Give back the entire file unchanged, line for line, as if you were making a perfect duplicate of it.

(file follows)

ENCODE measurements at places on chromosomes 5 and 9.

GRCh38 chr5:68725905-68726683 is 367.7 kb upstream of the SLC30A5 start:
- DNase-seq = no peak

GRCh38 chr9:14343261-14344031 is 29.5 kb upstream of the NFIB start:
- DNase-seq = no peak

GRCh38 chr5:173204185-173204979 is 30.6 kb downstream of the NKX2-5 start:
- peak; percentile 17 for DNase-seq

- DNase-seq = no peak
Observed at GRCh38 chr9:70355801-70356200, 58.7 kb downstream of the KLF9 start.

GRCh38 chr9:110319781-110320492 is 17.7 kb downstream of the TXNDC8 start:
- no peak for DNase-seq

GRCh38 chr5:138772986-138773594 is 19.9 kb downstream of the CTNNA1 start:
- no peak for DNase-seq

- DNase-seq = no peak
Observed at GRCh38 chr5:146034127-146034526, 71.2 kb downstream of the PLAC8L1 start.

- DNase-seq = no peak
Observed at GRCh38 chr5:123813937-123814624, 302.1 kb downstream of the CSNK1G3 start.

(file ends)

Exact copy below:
ENCODE measurements at places on chromosomes 5 and 9.

GRCh38 chr5:68725905-68726683 is 367.7 kb upstream of the SLC30A5 start:
- DNase-seq = no peak

GRCh38 chr9:14343261-14344031 is 29.5 kb upstream of the NFIB start:
- DNase-seq = no peak

GRCh38 chr5:173204185-173204979 is 30.6 kb downstream of the NKX2-5 start:
- peak; percentile 17 for DNase-seq

- DNase-seq = no peak
Observed at GRCh38 chr9:70355801-70356200, 58.7 kb downstream of the KLF9 start.

GRCh38 chr9:110319781-110320492 is 17.7 kb downstream of the TXNDC8 start:
- no peak for DNase-seq

GRCh38 chr5:138772986-138773594 is 19.9 kb downstream of the CTNNA1 start:
- no peak for DNase-seq

- DNase-seq = no peak
Observed at GRCh38 chr5:146034127-146034526, 71.2 kb downstream of the PLAC8L1 start.

- DNase-seq = no peak
Observed at GRCh38 chr5:123813937-123814624, 302.1 kb downstream of the CSNK1G3 start.